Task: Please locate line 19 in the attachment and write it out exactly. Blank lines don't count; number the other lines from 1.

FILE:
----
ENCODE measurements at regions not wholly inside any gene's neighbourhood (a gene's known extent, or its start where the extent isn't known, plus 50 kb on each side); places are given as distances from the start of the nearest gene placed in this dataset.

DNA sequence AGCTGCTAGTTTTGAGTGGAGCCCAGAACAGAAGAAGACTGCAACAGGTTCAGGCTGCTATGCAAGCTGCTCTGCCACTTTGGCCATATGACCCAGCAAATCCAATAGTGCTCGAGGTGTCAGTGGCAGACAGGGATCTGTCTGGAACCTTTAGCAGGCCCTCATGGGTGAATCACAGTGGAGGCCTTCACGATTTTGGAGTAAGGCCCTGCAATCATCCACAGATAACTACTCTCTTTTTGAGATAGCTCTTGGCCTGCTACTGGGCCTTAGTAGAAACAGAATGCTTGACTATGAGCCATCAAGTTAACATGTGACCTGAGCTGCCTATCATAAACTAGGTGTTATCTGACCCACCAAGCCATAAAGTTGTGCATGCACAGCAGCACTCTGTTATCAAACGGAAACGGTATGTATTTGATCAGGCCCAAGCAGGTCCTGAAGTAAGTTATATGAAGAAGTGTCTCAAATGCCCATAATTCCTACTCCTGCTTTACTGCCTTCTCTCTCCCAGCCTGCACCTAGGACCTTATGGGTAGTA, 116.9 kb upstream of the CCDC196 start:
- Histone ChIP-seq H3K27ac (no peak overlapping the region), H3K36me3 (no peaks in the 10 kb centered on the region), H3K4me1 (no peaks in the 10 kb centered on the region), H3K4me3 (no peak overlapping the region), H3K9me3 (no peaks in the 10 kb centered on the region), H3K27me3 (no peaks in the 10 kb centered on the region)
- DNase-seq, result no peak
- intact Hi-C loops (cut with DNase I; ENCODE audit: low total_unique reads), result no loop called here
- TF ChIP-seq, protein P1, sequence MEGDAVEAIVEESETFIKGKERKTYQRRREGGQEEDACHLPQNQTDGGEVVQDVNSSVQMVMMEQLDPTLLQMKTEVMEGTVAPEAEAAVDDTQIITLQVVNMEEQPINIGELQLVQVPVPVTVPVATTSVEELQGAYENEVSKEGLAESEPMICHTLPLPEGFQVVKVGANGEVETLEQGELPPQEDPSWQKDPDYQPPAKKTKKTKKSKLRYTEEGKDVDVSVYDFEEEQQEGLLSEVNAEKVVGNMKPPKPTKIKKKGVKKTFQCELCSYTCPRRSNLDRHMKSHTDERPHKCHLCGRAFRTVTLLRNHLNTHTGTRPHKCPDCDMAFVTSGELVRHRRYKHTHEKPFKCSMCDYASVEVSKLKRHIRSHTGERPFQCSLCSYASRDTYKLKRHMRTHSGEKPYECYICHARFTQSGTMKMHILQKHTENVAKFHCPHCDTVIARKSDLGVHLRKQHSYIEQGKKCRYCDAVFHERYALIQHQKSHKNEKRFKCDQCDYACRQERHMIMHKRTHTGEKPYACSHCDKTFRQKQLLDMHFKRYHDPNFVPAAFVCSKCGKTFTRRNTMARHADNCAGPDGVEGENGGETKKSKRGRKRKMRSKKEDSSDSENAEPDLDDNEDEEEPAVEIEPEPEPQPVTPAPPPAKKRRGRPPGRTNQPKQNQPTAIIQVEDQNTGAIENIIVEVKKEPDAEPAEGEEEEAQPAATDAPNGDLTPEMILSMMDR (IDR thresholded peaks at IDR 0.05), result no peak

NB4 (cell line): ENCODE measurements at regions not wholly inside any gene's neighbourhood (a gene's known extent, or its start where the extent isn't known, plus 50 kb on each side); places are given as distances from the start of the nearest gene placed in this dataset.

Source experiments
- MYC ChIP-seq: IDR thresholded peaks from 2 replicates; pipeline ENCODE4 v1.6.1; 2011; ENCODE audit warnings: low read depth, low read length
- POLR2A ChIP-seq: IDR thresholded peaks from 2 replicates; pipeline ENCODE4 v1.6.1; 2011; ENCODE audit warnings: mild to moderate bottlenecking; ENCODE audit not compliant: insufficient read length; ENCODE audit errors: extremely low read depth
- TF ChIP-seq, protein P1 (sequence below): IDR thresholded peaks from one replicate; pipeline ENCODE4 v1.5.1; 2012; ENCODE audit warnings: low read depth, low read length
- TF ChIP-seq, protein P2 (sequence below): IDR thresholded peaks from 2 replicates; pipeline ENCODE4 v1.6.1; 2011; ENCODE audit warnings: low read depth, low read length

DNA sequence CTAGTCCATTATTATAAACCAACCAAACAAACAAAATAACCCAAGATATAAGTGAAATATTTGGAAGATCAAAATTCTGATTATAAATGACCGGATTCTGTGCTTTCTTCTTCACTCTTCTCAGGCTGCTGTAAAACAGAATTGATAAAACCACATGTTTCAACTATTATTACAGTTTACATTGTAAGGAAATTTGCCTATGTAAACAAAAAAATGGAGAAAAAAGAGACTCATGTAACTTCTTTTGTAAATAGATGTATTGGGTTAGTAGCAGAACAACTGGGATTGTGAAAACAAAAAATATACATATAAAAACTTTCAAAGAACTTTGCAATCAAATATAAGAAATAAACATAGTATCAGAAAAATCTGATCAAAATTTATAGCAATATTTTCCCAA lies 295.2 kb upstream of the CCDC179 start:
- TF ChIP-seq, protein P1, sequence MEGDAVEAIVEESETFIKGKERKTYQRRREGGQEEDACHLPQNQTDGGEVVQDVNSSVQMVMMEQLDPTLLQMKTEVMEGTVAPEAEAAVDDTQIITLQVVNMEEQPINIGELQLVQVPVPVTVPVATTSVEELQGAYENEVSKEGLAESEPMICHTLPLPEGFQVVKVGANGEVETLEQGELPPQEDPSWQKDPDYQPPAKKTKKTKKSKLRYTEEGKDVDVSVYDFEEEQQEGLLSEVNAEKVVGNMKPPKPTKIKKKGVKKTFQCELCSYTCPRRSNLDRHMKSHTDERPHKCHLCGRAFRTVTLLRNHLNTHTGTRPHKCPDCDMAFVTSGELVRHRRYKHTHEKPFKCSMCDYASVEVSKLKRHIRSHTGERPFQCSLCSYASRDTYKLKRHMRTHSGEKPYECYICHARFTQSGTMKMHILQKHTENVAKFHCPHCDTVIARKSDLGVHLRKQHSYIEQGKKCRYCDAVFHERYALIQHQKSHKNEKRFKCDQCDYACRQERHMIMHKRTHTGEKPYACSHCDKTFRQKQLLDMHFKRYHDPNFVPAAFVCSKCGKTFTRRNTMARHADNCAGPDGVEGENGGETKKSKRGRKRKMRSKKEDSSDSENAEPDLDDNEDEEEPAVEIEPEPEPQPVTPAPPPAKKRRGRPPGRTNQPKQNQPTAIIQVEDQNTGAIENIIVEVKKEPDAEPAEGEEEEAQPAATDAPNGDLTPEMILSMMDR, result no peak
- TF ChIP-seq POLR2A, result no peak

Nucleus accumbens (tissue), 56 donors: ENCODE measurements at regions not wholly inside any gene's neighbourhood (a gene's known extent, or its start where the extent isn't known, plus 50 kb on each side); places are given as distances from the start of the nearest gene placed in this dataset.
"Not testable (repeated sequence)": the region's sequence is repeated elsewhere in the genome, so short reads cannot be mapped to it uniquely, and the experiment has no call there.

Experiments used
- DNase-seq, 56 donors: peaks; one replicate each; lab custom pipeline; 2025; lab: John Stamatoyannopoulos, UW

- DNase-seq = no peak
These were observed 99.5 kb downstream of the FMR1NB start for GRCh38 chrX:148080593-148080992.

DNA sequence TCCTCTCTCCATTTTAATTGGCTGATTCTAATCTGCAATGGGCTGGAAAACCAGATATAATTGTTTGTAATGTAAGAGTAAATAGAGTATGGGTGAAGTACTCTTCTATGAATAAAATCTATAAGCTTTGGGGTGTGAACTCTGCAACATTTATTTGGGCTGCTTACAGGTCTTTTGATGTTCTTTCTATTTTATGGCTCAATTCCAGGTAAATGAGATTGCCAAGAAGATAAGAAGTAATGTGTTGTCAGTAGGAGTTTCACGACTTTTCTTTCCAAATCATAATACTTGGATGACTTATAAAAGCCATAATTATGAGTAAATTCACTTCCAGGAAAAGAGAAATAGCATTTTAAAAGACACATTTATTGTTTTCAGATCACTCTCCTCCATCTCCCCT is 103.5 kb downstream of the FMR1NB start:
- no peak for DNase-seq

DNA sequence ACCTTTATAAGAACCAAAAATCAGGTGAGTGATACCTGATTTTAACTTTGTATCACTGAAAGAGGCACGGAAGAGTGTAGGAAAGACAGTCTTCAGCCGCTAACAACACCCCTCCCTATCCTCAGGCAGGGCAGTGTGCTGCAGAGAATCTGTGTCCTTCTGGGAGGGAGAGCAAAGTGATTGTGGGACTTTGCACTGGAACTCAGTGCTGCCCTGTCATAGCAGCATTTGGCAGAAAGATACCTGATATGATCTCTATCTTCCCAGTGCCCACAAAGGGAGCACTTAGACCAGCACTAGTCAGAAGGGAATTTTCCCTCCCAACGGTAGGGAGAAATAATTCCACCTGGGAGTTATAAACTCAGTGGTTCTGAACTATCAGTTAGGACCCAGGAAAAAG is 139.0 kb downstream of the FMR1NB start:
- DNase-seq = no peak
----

- DNase-seq, 56 donors: peaks; one replicate each; lab custom pipeline; 2025; lab: John Stamatoyannopoulos, UW